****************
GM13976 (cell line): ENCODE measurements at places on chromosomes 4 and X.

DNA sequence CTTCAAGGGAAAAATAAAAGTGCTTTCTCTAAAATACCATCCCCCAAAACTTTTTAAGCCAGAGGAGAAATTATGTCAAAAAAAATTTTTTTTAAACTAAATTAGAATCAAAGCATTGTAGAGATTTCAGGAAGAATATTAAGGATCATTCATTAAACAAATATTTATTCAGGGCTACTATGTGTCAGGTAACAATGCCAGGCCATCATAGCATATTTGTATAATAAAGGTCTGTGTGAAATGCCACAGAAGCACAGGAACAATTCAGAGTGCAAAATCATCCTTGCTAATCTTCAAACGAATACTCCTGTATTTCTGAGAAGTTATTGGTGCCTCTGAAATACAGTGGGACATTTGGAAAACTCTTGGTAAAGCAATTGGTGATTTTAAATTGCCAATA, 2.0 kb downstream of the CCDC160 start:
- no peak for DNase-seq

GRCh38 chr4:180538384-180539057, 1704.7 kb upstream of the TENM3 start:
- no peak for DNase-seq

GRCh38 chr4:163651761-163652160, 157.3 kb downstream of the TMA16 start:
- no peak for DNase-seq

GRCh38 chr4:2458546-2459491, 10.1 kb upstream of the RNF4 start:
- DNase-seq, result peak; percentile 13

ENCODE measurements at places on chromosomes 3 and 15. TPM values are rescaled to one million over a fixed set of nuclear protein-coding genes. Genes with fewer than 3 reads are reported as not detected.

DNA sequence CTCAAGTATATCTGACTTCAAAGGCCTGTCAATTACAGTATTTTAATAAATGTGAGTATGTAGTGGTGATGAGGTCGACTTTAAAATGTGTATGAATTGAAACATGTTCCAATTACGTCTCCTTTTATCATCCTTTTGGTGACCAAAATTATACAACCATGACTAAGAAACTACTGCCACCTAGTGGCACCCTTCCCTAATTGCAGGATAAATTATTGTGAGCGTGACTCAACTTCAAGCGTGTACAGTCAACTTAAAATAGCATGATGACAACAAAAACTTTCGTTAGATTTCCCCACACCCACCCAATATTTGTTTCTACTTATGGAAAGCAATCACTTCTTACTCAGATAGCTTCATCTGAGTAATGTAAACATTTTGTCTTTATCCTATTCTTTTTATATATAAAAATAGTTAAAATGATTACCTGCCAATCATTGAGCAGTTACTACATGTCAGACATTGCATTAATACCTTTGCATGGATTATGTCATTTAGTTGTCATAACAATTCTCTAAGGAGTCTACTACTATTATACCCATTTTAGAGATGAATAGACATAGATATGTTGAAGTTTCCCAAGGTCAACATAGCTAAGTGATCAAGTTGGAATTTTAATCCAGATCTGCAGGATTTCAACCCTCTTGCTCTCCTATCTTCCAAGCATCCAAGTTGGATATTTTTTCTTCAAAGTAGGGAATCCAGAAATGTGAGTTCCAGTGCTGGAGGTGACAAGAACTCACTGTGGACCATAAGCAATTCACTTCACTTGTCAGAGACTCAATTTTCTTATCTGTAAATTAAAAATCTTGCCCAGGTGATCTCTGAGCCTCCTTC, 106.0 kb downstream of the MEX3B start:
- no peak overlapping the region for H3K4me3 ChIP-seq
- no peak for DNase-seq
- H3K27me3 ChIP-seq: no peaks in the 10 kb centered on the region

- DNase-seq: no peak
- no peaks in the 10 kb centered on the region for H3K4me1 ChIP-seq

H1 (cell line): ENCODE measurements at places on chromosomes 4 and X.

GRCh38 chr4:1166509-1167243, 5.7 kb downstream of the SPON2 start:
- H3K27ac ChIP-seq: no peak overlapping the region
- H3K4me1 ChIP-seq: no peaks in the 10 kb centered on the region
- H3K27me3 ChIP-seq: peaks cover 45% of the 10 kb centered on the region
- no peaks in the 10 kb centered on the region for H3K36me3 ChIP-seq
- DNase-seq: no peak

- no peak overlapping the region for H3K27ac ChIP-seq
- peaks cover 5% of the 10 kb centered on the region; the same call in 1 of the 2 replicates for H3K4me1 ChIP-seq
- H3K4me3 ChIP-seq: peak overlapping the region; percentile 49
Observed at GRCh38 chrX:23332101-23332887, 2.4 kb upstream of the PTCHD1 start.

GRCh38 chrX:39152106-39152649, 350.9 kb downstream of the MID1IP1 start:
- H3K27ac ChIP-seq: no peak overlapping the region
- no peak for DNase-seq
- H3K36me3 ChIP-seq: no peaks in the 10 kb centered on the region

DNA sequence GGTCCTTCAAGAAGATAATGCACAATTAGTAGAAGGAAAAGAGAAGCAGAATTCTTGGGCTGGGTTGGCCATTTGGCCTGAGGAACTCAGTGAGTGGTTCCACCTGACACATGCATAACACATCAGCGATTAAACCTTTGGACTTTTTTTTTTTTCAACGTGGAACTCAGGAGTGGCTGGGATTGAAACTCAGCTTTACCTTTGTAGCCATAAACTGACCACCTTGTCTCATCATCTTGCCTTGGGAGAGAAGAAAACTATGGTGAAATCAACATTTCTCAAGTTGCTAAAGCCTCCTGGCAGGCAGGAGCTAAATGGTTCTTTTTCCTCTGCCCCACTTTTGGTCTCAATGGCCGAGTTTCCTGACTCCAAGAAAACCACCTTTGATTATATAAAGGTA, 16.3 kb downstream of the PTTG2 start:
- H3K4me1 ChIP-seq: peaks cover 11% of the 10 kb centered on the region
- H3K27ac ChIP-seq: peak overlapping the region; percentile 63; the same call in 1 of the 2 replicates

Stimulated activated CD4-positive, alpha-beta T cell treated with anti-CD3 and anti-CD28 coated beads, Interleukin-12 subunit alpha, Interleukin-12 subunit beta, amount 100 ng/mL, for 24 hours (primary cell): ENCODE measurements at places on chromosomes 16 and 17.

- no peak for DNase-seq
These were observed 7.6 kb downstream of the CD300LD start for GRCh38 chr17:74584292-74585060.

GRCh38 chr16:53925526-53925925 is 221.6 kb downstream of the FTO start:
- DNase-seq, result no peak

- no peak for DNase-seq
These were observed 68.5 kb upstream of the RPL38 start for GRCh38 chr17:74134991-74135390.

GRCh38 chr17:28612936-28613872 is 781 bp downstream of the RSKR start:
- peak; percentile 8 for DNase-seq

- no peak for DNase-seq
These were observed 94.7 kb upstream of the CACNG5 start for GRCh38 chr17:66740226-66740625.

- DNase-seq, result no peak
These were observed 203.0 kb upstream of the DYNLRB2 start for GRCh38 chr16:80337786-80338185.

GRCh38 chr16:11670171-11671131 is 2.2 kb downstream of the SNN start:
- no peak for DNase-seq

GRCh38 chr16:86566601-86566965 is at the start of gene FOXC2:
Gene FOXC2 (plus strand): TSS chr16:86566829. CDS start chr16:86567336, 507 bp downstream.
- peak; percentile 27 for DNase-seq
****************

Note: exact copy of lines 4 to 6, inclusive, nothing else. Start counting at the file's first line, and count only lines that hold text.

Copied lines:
GRCh38 chr4:180538384-180539057, 1704.7 kb upstream of the TENM3 start:
- no peak for DNase-seq

GRCh38 chr4:163651761-163652160, 157.3 kb downstream of the TMA16 start: